Skip Navigation LinksHome > April 2010 - Volume 85 - Issue 4 > Longitudinal Integrated Clerkships
Academic Medicine:
doi: 10.1097/ACM.0b013e3181d308bb
Letters to the Editor

Longitudinal Integrated Clerkships

Harper, G. Michael MD; Lyss-Lerman, Pamela MD

Free Access
Article Outline
Collapse Box

Author Information

Associate professor, Department of Medicine, University of California, San Francisco, School of Medicine, and staff physician, San Francisco VA Medical Center, San Francisco, California; Michael.harper3@va.gov.(Harper)

Resident, Department of Psychiatry, University of California, San Francisco, School of Medicine, San Francisco, California.(Lyss-Lerman)

Back to Top | Article Outline

In Reply:

We appreciate the observations of Dwyer Brooks and colleagues on the impact and importance of workplace learning in the University of Minnesota's Rural Physician Associate Program (RPAP). We believe the need for students to learn the practice of medicine in authentic roles under the guidance of trusted coaches is reflected in our finding that one-third of residency program directors described interns as having difficulty applying knowledge in clinical settings. Somewhat counterintuitively, as medical students progress from the third year to the fourth, the opportunities to play meaningful roles in patient care diminish, with the notable exception of the subinternship. In a developmental sense, the current structure of the senior year may do more to allow students' clinical skills and professional identities to erode than it does to foster their ongoing development.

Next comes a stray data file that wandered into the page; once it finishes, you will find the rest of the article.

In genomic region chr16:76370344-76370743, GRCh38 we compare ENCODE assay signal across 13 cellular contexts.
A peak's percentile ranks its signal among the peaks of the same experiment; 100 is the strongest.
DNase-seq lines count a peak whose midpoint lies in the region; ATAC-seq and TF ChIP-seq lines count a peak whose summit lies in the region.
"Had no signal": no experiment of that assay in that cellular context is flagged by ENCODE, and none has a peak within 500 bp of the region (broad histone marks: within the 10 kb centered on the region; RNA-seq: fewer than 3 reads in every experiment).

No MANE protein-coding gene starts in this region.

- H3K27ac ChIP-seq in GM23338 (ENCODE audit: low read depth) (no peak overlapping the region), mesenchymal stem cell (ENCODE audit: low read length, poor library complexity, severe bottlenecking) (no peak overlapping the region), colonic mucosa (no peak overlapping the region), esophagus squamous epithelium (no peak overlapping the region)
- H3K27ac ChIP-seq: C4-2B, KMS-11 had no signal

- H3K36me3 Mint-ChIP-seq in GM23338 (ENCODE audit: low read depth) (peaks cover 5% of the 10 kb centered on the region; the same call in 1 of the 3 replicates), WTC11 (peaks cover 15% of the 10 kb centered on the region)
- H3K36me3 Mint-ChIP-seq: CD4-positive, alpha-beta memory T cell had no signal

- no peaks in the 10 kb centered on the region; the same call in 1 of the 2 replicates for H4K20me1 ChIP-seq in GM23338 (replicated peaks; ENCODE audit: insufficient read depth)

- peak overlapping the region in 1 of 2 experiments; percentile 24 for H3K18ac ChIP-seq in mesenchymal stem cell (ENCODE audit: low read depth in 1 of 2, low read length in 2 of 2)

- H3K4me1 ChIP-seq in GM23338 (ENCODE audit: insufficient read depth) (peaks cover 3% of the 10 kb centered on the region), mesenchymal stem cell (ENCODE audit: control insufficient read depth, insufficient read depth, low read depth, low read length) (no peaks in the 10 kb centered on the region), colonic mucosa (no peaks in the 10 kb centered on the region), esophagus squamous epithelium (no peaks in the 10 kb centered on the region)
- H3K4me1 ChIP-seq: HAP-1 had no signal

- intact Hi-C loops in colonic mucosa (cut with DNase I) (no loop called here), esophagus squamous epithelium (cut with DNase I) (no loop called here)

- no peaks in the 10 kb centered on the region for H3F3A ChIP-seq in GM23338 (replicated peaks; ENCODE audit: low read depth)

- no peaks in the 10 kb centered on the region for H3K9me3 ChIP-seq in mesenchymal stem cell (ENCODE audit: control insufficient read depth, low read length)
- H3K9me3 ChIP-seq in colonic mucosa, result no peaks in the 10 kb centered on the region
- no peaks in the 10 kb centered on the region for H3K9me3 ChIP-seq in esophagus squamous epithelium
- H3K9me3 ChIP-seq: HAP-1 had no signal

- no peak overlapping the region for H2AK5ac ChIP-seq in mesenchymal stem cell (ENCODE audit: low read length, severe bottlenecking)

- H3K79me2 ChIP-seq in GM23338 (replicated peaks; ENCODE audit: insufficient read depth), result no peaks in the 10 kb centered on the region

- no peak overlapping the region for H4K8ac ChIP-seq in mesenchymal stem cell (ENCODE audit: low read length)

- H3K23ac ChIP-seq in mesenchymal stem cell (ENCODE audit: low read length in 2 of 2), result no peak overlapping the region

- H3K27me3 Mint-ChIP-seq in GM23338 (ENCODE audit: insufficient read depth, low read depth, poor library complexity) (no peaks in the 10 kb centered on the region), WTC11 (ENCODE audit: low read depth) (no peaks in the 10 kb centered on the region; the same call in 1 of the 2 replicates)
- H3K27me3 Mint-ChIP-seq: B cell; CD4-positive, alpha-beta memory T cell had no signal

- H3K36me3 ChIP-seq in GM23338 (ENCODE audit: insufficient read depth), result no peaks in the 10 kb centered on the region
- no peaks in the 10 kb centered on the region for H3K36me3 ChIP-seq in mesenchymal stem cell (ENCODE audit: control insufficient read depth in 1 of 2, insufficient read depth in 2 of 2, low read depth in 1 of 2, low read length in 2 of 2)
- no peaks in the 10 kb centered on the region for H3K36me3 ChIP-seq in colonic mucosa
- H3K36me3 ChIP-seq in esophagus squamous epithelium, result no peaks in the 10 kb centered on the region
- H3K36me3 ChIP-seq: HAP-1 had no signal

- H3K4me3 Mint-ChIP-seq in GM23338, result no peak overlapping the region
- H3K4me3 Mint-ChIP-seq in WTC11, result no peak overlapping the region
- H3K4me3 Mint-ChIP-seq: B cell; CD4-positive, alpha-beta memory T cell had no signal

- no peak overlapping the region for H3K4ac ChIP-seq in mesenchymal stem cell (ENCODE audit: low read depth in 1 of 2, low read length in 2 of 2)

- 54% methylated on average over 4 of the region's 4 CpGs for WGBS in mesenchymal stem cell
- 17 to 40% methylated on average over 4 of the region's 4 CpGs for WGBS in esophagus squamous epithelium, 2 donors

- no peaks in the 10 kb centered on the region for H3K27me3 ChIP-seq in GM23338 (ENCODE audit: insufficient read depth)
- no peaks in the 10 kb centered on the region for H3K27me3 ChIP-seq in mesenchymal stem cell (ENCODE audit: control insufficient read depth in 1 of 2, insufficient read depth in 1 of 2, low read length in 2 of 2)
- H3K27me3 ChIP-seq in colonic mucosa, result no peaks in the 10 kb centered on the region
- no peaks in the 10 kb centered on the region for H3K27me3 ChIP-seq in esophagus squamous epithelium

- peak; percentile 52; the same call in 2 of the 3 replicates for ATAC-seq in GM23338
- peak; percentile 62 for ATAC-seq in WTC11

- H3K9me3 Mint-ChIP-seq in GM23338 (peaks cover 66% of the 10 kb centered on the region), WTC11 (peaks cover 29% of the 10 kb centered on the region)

We agree with Kanter1 that the senior year of medical school is ripe for further study. We support the creation of a vision for this transitional year that is based on empiric evidence and, as Kanter suggests, encompasses an even broader perspective and understanding of the role of the fourth year. While we would agree that the fourth year serves multiple purposes, preparing students for internship is an important one and was the focus of our study. To ready students for this role, we conclude that the fourth year should include clinical experiences that build on the foundation of workplace learning that students, such as those in RPAP, begin to forge in the third year.

G. Michael Harper, MD

Associate professor, Department of Medicine, University of California, San Francisco, School of Medicine, and staff physician, San Francisco VA Medical Center, San Francisco, California; Michael.harper3@va.gov.

Pamela Lyss-Lerman, MD

Resident, Department of Psychiatry, University of California, San Francisco, School of Medicine, San Francisco, California.

Back to Top | Article Outline

Reference

1 Kanter SL. How to win an argument about the senior year of medical school. Acad Med. 2009;84:815–816.

© 2010 Association of American Medical Colleges

Login

Article Tools

Share